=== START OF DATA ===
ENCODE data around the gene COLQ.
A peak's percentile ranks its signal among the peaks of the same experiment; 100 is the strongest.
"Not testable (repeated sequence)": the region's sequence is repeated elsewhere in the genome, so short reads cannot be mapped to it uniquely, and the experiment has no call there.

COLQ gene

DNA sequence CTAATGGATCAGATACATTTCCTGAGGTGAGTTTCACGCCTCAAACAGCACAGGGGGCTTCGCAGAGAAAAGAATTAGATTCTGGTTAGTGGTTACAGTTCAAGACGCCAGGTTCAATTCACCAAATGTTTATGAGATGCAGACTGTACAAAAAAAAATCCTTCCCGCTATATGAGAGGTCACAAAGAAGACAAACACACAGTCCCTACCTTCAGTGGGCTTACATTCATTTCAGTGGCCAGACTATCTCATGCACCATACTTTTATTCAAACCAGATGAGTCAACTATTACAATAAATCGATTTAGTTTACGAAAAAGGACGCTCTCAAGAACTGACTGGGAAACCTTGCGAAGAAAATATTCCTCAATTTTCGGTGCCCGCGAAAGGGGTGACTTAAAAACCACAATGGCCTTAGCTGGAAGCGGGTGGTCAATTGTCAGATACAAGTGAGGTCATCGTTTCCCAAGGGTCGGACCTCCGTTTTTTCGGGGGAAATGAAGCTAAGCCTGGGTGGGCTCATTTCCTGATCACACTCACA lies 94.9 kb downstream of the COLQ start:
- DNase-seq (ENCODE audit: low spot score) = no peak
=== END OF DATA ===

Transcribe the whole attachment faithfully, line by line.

ENCODE data around the gene COLQ.
A peak's percentile ranks its signal among the peaks of the same experiment; 100 is the strongest.
"Not testable (repeated sequence)": the region's sequence is repeated elsewhere in the genome, so short reads cannot be mapped to it uniquely, and the experiment has no call there.

COLQ gene

DNA sequence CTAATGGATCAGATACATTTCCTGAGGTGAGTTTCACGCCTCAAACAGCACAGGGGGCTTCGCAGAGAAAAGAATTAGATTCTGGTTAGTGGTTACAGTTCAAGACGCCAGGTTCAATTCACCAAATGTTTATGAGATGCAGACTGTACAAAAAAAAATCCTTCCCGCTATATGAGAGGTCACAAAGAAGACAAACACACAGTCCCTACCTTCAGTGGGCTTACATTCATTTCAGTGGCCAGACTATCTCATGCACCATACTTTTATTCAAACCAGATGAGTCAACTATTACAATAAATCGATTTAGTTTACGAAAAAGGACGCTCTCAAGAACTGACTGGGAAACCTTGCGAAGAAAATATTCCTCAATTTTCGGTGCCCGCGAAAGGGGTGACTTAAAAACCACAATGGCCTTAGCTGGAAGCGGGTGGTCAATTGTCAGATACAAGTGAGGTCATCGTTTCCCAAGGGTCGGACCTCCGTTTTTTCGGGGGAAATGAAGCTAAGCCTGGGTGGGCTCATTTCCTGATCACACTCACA lies 94.9 kb downstream of the COLQ start:
- DNase-seq (ENCODE audit: low spot score) = no peak